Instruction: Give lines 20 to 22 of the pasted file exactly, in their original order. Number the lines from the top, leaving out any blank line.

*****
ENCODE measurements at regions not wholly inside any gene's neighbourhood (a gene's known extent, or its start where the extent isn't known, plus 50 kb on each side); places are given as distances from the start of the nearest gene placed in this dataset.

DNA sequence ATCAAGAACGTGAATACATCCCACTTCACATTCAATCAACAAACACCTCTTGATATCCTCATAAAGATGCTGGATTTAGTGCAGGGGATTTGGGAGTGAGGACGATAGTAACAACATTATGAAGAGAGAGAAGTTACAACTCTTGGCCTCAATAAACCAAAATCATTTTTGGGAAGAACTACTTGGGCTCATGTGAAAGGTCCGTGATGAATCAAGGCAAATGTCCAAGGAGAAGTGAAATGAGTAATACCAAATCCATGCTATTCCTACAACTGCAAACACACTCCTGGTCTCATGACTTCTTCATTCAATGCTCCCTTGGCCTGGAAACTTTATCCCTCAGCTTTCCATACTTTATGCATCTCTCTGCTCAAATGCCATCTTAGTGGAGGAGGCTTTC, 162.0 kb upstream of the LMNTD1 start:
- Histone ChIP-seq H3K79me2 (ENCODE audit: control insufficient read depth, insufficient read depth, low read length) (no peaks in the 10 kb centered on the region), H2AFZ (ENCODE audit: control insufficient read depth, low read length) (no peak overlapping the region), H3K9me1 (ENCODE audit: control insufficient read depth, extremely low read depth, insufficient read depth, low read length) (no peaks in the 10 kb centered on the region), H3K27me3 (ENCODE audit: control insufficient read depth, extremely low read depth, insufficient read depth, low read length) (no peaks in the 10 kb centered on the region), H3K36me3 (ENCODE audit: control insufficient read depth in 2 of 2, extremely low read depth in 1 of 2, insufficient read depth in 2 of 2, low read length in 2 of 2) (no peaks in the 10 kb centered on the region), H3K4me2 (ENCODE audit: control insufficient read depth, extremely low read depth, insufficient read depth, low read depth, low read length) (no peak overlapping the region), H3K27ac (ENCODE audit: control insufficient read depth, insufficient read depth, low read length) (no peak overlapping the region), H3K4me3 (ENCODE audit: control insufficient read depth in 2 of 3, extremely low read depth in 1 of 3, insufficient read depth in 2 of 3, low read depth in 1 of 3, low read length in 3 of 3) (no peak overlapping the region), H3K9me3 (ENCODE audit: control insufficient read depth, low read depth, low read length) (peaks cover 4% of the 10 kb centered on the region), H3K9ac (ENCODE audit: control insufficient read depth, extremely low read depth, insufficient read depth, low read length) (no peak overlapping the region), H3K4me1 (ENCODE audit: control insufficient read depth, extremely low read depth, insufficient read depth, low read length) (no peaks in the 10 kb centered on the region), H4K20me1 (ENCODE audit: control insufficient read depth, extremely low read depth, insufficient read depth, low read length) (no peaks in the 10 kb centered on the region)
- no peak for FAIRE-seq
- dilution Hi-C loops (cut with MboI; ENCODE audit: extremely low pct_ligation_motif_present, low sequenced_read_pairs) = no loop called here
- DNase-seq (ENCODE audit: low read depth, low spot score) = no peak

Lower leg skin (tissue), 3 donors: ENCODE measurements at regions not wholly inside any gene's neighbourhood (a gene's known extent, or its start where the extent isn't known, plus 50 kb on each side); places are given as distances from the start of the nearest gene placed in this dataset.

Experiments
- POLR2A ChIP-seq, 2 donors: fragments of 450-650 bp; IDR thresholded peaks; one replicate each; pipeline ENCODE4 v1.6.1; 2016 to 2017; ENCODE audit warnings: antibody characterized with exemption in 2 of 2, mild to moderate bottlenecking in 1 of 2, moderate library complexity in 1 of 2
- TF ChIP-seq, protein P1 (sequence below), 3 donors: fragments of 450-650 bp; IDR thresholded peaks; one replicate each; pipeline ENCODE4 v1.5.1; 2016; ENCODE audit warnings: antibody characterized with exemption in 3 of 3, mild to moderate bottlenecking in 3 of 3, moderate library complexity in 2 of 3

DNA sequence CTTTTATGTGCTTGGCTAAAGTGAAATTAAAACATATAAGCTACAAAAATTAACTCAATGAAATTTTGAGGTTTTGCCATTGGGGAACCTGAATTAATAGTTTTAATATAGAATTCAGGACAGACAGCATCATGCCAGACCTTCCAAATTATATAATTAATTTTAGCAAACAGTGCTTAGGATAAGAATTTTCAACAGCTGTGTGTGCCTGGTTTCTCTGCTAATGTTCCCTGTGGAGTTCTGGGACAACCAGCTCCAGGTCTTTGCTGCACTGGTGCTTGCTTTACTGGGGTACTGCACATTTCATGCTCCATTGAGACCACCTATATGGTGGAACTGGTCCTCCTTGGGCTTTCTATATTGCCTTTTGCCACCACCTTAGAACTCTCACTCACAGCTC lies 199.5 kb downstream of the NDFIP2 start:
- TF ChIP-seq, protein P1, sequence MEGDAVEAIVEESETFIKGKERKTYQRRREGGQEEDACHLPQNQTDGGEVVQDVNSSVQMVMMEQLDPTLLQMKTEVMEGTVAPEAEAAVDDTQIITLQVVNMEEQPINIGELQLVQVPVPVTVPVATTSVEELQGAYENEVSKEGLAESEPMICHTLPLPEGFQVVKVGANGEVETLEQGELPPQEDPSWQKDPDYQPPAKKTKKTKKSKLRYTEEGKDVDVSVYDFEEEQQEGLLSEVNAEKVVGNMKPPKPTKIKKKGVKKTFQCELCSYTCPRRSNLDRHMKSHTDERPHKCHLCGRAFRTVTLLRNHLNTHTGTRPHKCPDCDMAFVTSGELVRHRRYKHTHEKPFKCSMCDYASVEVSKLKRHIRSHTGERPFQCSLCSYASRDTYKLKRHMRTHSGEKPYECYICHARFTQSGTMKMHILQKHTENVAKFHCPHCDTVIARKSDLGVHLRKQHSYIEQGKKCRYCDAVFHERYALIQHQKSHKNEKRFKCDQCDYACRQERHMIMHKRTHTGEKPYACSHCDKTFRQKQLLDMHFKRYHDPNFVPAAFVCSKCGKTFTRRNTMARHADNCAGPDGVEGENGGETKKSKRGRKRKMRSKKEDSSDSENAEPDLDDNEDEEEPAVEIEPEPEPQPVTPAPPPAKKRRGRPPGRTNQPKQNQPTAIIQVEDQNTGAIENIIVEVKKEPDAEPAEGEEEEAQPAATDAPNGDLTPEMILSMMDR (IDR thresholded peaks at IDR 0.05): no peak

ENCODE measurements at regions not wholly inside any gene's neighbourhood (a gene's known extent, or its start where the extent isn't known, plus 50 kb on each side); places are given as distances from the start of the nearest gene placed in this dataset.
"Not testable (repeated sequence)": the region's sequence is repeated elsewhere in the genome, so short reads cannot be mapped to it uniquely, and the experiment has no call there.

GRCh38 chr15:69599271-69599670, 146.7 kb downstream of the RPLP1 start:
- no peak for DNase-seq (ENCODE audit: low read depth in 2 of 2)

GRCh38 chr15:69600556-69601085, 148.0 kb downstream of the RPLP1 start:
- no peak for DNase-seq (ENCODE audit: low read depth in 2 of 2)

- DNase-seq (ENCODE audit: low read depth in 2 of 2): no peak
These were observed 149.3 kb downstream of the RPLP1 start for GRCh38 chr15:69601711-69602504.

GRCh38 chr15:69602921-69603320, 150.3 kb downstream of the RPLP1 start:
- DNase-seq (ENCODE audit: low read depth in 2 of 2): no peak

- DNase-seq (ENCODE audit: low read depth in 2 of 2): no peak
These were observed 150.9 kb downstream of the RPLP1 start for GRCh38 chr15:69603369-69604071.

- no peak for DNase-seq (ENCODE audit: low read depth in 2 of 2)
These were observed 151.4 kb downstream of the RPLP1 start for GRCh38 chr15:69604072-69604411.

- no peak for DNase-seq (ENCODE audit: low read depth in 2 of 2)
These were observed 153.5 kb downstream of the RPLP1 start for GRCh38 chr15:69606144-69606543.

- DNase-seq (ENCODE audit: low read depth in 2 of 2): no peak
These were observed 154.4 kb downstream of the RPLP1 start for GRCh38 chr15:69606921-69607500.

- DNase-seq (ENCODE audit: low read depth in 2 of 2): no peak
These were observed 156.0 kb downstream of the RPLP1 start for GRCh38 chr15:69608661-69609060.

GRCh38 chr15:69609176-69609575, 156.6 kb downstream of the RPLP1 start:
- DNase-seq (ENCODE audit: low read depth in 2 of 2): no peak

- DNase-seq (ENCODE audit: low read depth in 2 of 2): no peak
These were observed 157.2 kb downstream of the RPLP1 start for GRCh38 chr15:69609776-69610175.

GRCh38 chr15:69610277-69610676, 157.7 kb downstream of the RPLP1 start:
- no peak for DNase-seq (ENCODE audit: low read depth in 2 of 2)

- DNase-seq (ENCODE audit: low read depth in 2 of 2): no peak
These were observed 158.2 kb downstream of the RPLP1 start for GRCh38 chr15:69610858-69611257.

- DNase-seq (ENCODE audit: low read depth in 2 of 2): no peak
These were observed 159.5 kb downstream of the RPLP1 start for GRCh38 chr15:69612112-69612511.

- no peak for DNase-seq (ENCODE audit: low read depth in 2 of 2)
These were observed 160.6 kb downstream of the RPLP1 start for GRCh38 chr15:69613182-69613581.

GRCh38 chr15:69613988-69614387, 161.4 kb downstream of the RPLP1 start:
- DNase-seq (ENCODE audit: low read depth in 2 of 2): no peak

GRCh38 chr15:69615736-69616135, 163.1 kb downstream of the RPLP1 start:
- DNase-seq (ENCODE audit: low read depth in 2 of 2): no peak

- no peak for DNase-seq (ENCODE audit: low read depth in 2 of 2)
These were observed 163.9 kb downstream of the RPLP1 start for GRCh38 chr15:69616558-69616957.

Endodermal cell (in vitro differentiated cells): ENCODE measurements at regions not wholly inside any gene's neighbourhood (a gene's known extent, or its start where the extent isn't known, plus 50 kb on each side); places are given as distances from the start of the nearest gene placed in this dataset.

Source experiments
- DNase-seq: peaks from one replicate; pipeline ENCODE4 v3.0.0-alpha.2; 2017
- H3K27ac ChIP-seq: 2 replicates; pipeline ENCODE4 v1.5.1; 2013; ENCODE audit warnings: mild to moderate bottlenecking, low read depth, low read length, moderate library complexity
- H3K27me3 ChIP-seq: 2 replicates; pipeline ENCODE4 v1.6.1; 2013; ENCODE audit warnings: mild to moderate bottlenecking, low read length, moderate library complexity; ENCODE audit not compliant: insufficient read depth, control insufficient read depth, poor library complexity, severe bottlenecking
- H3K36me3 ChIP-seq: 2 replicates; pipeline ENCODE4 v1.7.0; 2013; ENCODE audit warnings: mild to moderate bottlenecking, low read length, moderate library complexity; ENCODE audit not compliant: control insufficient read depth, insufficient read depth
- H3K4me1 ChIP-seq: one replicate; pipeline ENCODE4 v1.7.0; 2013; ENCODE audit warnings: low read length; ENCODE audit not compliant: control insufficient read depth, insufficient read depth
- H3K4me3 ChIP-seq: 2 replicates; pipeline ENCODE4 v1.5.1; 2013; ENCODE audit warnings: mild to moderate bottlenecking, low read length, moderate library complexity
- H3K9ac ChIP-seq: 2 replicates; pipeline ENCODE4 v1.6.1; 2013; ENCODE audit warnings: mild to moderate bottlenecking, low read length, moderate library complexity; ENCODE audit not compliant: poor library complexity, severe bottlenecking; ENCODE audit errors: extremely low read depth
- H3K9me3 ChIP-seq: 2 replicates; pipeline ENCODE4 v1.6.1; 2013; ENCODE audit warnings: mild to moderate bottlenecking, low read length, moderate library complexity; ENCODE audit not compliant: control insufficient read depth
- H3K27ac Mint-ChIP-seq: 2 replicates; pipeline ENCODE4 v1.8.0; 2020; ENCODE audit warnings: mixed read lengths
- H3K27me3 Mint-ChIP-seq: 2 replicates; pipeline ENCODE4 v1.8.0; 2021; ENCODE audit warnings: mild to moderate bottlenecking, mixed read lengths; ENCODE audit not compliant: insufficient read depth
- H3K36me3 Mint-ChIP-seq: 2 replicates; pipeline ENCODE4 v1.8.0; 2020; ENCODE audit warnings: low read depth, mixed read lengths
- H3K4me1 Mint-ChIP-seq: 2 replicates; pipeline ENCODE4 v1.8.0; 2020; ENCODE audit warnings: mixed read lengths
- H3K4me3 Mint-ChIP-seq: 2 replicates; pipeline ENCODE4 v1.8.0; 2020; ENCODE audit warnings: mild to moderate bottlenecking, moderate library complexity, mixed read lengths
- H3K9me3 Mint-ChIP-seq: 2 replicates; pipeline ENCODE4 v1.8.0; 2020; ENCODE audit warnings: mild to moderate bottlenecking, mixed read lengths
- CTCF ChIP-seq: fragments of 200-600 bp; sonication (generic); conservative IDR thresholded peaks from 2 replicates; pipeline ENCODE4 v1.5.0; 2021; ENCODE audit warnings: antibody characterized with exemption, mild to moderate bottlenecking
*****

These were observed 149.3 kb downstream of the RPLP1 start for GRCh38 chr15:69601711-69602504.

GRCh38 chr15:69602921-69603320, 150.3 kb downstream of the RPLP1 start:
- DNase-seq (ENCODE audit: low read depth in 2 of 2): no peak